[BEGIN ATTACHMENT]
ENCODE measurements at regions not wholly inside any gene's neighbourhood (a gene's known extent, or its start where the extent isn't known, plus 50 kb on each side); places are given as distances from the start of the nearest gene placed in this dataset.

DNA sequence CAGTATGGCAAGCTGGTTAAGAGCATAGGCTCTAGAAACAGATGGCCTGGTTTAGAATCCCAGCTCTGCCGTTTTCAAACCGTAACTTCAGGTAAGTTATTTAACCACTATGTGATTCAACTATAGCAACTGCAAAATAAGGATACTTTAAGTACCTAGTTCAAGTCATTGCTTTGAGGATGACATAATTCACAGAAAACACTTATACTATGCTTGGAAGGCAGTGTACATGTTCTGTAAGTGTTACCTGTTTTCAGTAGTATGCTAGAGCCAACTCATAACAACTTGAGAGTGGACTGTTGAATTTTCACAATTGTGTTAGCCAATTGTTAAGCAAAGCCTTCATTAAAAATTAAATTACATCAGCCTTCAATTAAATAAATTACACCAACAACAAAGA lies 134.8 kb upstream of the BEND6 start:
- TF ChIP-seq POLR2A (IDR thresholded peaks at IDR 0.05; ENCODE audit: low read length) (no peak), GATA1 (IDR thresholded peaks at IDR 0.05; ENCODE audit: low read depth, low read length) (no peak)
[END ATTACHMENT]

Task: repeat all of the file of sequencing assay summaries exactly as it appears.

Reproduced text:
ENCODE measurements at regions not wholly inside any gene's neighbourhood (a gene's known extent, or its start where the extent isn't known, plus 50 kb on each side); places are given as distances from the start of the nearest gene placed in this dataset.

DNA sequence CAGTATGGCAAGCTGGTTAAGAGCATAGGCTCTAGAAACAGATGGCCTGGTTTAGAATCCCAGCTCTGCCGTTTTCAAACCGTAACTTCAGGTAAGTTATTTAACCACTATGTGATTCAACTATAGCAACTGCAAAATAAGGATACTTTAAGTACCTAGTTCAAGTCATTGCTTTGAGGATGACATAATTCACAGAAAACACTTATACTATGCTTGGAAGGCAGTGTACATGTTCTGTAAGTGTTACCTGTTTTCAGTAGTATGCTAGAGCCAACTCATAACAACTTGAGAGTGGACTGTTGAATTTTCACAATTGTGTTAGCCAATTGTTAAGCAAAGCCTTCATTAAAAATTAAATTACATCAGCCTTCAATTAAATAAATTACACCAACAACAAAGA lies 134.8 kb upstream of the BEND6 start:
- TF ChIP-seq POLR2A (IDR thresholded peaks at IDR 0.05; ENCODE audit: low read length) (no peak), GATA1 (IDR thresholded peaks at IDR 0.05; ENCODE audit: low read depth, low read length) (no peak)